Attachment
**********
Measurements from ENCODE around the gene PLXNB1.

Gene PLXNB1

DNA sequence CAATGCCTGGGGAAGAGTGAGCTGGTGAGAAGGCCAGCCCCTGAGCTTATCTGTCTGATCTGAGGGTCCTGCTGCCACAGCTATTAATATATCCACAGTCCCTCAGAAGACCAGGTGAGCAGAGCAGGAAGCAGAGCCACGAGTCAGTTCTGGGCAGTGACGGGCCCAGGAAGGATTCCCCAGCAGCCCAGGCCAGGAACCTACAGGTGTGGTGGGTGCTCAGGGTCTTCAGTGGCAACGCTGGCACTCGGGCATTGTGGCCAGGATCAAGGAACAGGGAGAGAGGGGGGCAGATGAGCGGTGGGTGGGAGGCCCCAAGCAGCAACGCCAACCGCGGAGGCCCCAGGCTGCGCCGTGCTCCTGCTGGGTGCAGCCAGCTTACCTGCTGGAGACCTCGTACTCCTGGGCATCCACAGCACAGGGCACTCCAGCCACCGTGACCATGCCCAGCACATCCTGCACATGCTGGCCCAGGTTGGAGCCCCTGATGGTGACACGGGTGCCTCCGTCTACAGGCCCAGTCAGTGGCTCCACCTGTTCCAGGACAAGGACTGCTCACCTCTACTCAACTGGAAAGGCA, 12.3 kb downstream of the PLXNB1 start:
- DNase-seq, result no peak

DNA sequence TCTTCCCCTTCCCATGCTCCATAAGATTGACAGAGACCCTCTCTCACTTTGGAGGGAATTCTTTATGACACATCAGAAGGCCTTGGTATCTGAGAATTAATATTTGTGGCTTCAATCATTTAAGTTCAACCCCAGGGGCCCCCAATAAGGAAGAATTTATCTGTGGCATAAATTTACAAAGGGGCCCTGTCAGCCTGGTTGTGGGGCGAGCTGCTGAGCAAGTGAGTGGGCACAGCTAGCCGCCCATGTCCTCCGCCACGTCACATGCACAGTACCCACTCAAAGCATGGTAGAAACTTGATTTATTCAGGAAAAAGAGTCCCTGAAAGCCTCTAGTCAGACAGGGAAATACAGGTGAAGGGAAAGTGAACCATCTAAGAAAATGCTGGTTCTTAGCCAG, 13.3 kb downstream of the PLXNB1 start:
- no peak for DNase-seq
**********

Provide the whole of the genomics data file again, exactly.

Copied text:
Measurements from ENCODE around the gene PLXNB1.

Gene PLXNB1

DNA sequence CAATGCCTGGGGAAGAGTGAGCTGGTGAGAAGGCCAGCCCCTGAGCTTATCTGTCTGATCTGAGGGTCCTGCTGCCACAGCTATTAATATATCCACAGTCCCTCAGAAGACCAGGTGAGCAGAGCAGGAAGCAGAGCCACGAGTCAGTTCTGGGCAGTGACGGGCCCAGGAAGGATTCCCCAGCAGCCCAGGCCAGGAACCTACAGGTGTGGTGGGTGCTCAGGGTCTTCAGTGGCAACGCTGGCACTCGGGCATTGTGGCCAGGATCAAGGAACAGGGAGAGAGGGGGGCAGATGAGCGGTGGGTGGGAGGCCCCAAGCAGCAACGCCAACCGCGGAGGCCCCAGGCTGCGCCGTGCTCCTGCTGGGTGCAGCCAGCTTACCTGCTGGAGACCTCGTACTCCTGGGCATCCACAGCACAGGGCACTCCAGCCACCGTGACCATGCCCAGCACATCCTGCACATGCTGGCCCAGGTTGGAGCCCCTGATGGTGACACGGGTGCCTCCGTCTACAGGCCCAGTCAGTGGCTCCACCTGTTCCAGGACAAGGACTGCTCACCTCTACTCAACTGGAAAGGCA, 12.3 kb downstream of the PLXNB1 start:
- DNase-seq, result no peak

DNA sequence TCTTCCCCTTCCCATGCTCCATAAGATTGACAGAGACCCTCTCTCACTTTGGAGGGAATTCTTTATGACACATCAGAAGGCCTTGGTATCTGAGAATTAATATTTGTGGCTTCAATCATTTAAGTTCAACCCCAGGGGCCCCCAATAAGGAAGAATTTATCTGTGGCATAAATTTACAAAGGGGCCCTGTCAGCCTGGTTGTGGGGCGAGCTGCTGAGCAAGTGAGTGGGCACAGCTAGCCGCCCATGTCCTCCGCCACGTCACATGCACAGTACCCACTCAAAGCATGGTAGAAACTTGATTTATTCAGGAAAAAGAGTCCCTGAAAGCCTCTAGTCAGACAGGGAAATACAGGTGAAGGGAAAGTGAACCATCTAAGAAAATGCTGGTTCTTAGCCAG, 13.3 kb downstream of the PLXNB1 start:
- no peak for DNase-seq